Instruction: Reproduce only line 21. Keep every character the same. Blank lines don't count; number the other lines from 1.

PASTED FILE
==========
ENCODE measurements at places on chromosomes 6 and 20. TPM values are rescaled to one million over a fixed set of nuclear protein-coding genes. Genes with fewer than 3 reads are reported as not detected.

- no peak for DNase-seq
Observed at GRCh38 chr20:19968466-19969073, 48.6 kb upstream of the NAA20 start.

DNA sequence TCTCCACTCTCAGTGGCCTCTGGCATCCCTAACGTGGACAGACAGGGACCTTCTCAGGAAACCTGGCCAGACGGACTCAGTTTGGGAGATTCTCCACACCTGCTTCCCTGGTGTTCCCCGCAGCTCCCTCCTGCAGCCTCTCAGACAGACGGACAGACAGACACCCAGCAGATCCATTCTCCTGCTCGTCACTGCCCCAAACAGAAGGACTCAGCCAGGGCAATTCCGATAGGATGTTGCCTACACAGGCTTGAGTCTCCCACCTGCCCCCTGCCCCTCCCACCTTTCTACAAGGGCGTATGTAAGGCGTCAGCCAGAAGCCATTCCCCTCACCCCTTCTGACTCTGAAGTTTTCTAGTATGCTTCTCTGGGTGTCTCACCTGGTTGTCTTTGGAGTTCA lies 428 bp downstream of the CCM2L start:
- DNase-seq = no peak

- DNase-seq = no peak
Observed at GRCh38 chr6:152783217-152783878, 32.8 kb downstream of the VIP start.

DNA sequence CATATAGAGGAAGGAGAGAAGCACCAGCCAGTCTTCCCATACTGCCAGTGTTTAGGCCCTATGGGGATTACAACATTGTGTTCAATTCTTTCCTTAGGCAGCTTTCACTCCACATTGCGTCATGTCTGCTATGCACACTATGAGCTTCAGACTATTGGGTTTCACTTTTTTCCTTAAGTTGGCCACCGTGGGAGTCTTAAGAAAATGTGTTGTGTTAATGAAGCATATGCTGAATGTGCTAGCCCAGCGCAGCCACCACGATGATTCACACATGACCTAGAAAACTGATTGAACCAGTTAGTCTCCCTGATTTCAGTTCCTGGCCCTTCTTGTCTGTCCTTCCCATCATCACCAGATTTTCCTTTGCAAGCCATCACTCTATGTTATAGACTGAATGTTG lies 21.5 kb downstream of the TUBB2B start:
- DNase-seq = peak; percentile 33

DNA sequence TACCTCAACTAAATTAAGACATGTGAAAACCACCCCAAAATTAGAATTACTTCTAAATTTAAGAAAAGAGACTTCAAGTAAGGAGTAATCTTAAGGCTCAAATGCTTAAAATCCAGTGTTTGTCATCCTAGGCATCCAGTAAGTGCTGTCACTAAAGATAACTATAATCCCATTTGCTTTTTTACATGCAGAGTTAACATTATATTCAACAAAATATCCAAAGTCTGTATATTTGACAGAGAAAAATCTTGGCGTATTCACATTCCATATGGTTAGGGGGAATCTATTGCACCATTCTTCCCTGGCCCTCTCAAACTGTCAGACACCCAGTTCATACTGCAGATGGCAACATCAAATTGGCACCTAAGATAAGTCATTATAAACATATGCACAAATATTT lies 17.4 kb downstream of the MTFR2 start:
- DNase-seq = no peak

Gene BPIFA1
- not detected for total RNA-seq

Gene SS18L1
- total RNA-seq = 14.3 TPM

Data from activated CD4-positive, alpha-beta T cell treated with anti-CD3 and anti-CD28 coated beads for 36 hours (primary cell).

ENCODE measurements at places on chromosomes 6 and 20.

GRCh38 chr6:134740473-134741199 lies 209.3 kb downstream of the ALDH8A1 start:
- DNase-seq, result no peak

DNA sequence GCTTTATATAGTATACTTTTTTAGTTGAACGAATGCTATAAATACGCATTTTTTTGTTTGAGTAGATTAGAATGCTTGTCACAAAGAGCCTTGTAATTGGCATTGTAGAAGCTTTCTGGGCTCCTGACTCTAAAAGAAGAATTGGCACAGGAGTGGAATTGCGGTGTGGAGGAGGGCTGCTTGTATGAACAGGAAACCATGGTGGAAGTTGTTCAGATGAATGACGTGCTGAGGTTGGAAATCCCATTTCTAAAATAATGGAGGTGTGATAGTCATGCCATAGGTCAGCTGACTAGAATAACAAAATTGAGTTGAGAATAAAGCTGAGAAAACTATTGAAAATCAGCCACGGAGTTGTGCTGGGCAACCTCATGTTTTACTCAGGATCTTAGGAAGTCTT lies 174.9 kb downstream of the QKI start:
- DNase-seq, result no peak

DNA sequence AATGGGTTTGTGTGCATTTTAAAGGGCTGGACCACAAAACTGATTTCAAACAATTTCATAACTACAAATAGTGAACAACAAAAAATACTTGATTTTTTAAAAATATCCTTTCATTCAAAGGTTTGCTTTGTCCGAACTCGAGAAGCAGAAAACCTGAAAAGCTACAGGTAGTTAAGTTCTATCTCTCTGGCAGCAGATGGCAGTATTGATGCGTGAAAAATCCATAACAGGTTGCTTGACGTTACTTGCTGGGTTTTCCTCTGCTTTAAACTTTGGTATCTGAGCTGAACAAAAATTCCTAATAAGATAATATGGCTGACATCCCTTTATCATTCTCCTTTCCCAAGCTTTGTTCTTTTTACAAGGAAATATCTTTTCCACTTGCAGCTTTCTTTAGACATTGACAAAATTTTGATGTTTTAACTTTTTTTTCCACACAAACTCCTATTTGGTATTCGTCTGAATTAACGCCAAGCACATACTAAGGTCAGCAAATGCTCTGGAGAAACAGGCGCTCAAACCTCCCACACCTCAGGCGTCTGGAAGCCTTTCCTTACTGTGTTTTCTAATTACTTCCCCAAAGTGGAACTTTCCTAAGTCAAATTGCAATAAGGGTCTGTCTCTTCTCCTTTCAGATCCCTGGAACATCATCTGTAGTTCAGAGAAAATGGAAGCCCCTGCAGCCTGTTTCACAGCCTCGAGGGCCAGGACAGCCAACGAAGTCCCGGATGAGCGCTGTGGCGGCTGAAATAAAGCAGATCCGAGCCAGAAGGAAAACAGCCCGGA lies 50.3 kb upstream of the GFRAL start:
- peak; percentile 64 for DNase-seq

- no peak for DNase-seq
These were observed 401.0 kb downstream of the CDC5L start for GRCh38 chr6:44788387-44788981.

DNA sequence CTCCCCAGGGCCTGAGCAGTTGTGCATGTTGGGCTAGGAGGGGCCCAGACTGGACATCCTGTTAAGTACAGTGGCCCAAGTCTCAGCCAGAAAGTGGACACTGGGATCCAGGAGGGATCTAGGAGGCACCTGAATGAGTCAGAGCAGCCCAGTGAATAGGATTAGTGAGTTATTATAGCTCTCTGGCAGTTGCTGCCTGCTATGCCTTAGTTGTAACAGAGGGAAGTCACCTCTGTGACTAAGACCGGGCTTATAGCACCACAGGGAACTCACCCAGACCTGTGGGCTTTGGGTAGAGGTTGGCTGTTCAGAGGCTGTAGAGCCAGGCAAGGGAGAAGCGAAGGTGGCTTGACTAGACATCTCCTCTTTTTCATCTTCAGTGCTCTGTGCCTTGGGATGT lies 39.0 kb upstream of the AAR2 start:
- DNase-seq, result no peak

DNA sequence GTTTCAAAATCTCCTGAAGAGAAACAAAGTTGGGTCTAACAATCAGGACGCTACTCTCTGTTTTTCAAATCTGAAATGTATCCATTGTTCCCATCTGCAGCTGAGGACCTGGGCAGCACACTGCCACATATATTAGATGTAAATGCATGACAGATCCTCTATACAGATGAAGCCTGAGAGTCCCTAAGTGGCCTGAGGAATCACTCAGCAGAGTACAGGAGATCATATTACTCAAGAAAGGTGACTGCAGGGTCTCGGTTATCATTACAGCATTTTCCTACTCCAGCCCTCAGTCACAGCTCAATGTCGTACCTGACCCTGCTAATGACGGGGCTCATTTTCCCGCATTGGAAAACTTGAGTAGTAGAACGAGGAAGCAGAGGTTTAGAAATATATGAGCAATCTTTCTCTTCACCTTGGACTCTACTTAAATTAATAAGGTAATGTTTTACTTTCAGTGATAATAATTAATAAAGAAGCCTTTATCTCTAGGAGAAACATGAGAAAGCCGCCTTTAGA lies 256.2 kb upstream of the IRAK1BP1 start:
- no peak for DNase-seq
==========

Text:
- DNase-seq, result no peak